Lewis, Matthews and Mintz.
Defendants Otto Gullo and George Steever were convicted on three indictments charging them with obtaining money by false pretenses in violation of N.J.S.A. 2A:111-1. They were sentenced to State Prison; Gullo for a term of two to three years and Steever for a term of one to three years.
The offenses involved a fraudulent scheme and, incident thereto, the cashing of three checks totalling $2350. The checks were issued in February 1968 by Gullo to Steever and were drawn on the Girard Trust Company of Philadelphia where Gullo had an account which was closed in November 1967. Upon cashing the first check of $650 at the City National Bank and Trust Company of Salem, Steever opened an account, depositing $100 of the proceeds and retaining the balance. Two subsequent checks were similarly cashed and, in each instance, a relatively small deposit was made to the account.
Steever testified that he gave the cash proceeds of the checks to Gullo. Although Gullo did not take the witness stand, State Trooper Daniel La Ferriere testified as to the versions of the events as related to him by Steever and Gullo. According to the trooper's testimony, Gullo denied conspiring with anyone and said he had given the checks to Steever as promissory notes and that he had made arrangements to make all of the checks good.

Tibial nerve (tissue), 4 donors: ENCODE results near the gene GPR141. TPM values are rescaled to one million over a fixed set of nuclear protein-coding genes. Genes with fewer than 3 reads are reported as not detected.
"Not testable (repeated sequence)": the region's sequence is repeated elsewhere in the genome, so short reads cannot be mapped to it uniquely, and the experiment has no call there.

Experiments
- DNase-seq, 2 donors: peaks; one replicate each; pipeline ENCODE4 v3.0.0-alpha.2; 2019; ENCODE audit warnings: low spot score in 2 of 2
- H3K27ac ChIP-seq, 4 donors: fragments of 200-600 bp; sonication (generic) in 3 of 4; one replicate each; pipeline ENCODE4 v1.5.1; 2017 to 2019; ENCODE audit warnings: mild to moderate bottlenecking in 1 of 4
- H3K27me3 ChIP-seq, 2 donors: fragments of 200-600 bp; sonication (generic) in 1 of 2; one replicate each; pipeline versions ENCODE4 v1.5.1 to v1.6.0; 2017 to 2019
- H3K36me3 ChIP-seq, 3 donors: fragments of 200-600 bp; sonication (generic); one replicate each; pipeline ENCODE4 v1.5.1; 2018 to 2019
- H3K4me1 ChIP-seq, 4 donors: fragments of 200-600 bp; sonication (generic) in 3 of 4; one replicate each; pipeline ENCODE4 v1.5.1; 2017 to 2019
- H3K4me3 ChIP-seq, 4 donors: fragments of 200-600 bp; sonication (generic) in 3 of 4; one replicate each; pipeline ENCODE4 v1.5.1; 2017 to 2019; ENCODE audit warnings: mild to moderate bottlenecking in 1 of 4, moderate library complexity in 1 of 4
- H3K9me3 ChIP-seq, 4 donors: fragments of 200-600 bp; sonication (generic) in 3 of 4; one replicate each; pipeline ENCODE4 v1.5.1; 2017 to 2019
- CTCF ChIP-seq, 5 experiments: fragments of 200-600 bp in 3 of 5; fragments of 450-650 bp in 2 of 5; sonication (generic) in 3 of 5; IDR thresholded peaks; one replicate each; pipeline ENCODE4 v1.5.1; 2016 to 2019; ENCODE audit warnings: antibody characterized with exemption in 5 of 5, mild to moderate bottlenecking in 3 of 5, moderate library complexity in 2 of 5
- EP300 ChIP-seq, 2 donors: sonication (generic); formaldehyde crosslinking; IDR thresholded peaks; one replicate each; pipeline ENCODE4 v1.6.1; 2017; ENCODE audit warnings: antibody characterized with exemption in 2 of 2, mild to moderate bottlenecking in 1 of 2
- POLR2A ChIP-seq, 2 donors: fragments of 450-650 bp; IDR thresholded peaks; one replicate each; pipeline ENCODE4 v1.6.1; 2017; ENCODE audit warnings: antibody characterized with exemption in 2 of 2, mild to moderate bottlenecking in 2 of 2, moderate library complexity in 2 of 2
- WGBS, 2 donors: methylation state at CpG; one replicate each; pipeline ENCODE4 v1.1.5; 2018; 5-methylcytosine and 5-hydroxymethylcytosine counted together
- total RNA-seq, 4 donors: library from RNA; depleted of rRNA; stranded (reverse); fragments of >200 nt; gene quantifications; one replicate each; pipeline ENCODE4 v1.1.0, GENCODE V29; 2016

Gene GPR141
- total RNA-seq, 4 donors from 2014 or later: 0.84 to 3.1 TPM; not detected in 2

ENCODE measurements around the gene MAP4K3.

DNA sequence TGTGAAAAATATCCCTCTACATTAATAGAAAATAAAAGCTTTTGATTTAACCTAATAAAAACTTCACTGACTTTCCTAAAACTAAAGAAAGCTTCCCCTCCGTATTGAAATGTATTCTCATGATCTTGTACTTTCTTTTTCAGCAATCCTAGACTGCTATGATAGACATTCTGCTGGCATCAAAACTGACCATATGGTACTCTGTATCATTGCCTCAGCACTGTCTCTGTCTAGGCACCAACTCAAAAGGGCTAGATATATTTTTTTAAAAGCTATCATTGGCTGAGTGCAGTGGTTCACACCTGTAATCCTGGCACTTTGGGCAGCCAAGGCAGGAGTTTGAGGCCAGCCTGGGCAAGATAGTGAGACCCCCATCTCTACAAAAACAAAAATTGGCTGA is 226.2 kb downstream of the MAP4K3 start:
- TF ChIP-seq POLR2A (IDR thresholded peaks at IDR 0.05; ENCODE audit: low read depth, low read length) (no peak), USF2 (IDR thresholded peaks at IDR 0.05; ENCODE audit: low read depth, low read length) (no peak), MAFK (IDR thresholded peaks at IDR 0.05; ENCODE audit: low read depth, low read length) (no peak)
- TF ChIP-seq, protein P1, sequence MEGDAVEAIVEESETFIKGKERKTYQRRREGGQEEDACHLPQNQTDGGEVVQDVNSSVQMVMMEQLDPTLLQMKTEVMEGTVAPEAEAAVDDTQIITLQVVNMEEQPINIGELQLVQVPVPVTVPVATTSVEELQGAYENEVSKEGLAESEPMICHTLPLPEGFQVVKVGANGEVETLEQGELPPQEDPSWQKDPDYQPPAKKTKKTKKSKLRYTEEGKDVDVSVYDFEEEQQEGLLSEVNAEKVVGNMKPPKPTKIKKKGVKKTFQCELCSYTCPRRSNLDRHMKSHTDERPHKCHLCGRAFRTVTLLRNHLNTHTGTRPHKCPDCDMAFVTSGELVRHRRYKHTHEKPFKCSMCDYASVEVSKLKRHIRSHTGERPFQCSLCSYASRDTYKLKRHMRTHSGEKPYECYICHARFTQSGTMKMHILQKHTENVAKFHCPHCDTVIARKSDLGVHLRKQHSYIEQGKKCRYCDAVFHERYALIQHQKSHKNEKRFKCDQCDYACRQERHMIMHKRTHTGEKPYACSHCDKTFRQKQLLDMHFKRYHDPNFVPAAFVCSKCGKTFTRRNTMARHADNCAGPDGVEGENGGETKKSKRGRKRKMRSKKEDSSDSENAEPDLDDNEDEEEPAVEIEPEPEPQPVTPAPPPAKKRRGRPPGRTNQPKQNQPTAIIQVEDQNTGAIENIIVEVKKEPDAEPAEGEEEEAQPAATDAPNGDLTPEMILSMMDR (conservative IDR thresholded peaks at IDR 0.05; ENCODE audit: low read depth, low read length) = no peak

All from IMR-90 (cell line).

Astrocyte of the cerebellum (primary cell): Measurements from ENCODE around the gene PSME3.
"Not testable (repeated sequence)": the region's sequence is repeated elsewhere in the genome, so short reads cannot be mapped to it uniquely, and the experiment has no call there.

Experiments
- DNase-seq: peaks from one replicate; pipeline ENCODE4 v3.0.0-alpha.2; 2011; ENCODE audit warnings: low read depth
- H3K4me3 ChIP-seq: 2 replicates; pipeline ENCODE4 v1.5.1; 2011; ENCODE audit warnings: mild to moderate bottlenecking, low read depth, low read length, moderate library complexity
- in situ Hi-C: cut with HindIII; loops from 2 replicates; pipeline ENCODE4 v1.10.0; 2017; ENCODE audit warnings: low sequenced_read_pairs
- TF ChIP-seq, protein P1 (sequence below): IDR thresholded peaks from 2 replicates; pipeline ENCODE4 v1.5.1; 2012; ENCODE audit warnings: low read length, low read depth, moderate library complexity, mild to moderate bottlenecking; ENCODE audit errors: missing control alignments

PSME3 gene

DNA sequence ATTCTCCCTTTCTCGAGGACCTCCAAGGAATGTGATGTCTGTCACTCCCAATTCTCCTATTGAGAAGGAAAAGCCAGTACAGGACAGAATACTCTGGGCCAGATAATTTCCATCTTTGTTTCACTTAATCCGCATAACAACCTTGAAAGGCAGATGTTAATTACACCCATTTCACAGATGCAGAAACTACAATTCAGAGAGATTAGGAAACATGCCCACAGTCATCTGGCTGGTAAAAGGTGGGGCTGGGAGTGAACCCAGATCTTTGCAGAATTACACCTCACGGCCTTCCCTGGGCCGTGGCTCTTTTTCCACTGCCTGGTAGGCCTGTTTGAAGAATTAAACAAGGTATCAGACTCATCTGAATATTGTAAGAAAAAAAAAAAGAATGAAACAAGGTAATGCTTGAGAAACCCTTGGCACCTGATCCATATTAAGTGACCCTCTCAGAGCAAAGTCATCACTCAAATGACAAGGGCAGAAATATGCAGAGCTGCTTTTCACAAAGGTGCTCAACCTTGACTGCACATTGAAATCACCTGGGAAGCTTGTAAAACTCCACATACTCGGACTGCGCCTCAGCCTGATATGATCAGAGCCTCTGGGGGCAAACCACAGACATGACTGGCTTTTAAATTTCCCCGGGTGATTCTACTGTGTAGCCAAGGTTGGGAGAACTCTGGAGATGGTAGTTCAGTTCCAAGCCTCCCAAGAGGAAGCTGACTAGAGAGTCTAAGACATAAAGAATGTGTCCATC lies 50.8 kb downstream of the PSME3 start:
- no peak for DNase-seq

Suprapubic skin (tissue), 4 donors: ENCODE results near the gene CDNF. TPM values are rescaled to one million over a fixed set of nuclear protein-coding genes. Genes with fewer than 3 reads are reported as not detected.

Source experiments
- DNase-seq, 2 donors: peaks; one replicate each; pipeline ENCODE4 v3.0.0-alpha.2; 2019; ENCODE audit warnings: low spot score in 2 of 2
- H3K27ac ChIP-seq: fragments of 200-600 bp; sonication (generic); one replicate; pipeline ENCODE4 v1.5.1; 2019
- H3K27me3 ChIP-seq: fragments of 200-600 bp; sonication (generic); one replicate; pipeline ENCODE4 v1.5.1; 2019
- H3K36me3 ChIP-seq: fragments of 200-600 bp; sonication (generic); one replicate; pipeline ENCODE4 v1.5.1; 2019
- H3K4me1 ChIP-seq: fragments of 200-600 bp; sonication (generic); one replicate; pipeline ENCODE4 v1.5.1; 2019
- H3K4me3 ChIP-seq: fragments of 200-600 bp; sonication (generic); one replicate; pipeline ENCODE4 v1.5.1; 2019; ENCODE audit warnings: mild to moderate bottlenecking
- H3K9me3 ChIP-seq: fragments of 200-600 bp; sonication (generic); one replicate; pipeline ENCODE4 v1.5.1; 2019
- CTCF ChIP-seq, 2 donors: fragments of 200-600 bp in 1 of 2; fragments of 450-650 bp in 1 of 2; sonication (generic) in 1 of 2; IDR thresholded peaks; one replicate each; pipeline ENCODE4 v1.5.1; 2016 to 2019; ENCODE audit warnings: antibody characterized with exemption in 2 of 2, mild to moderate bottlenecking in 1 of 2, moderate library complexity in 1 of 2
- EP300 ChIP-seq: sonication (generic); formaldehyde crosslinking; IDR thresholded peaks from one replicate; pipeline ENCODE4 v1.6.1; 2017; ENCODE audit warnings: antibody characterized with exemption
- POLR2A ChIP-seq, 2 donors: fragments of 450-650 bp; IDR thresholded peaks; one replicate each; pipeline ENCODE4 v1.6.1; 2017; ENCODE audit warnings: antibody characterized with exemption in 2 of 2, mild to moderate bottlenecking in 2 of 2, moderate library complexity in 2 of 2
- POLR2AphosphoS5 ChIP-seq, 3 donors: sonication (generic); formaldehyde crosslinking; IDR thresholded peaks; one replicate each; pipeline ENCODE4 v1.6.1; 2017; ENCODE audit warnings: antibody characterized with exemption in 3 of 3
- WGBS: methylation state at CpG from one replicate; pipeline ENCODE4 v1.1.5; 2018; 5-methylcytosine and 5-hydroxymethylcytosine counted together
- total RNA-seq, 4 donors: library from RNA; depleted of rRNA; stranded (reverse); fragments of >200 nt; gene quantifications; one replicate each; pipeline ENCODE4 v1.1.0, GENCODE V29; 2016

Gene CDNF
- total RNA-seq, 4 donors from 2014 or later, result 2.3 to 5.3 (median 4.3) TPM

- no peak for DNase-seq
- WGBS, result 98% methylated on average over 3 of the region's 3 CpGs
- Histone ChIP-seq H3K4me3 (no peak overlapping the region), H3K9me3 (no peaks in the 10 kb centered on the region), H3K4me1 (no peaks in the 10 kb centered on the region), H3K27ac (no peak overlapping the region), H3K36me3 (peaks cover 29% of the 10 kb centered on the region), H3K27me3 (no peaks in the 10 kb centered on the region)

On appeal defendants argue that (1) the trial court erred in not granting their motions for judgments of acquittal at the close of the State's case, (2) the failure of the trial court to instruct the jury that the respective oral statements were not evidential against the other defendant was plain error, (3) the instruction to the jury on the issue of voluntariness constituted plain error, and (4) defendant Gullo was prejudiced by not being permitted to call an attorney
from his home when he was first arrested. We find no substance to any of these contentions.
The State's evidence, when given the benefit of all the testimony and the favorable inferences which could reasonably be drawn therefrom, was sufficient to support the guilt of both defendants beyond a reasonable doubt. See State v. Reyes , 50 N.J. 454, 458-459 (1967). The jury had the benefit of all the testimony, including the inconsistencies in the testimony of the bank's clerk, and it could fairly conclude that, at least on one occasion, Gullo accompanied Steever to the bank in his car.
When Steever testified, he reiterated the statements he had given to Trooper La Ferriere and was subjected to cross-examination by his codefendant. Accordingly, Gullo was not deprived of his Sixth Amendment right of confrontation. State v. Gardner , 54 N.J. 37, 44-45 (1969). The test of plain error has not been satisfied.
While there is some confusing language in a limited portion of the charge to the jury on the issue of voluntariness, when the instructions on this phase of the case are read in their entirety, it appears that the explanation of voluntariness was reasonably complete, fair and understandable.
The argument that Gullo could not call a lawyer from his home is of no moment for the reason that he made no statement to the police at that time.
Although not cited in the briefs, State v. Morse , 109 N.J. Super. 160 (App. Div. 1970) was raised at oral argument and counsel were afforded an opportunity to supplement their briefs in respect to its applicability. The facts in Morse are plainly distinguishable and our decision in that case does not militate against an affirmance of the judgments under review. Here, there is ample evidence of greater ...